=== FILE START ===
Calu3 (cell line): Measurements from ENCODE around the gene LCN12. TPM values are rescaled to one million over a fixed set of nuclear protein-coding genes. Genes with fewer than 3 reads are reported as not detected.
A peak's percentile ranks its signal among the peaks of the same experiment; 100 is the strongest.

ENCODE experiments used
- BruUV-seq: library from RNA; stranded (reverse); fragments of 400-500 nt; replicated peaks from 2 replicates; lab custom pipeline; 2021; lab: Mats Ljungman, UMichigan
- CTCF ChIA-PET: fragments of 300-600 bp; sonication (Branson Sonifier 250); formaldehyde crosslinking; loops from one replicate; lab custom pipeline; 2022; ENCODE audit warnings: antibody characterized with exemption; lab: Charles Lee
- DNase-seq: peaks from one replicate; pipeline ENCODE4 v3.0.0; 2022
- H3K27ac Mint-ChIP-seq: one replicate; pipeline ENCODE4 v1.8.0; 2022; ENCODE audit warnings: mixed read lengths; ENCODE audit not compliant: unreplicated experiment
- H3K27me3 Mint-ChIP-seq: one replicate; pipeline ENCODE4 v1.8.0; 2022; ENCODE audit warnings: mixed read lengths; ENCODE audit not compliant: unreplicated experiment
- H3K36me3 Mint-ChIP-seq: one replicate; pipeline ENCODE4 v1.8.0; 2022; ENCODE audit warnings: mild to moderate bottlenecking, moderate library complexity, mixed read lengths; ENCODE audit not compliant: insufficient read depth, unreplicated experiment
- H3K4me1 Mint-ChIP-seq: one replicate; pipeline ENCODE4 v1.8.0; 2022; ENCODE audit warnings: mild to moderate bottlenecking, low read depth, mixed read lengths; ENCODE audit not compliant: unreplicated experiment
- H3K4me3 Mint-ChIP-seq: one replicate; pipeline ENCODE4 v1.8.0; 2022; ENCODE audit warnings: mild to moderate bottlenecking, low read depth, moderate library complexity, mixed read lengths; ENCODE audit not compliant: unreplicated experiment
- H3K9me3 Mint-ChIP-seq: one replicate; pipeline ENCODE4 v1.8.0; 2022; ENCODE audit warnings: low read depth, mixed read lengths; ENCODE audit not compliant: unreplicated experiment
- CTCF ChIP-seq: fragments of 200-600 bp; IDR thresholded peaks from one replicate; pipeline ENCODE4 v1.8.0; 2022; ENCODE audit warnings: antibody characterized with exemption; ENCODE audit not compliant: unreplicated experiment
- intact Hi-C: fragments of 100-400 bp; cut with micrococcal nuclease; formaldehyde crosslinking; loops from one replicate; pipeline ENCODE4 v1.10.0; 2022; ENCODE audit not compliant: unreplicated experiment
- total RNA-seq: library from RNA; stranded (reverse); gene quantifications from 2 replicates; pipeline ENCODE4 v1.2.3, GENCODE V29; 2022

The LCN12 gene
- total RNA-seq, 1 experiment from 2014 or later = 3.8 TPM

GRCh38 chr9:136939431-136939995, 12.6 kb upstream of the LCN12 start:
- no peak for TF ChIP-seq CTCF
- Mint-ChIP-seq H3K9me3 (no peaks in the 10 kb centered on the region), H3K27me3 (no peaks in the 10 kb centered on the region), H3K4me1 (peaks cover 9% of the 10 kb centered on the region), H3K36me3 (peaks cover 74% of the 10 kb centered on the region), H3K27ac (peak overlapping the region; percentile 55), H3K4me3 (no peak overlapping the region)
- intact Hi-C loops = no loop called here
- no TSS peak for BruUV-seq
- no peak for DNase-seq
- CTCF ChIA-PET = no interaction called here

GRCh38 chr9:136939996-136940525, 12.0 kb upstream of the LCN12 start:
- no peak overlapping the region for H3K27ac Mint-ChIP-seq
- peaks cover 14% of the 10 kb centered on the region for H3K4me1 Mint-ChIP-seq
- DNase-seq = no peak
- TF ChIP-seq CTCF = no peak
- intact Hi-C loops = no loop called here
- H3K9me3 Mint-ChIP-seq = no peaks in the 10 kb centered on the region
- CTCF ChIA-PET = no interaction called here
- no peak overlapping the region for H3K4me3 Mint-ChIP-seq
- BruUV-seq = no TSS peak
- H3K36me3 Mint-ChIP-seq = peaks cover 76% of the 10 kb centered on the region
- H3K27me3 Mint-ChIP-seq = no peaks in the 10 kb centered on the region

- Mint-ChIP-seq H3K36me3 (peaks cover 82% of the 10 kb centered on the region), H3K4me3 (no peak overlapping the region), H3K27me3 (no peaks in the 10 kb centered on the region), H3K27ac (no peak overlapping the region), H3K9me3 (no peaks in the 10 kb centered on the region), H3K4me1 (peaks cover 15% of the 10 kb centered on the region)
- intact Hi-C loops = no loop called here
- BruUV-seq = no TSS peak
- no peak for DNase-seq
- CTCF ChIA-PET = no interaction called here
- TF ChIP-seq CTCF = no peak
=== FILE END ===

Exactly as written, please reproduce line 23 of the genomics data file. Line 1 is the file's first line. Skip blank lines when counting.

- no peak for DNase-seq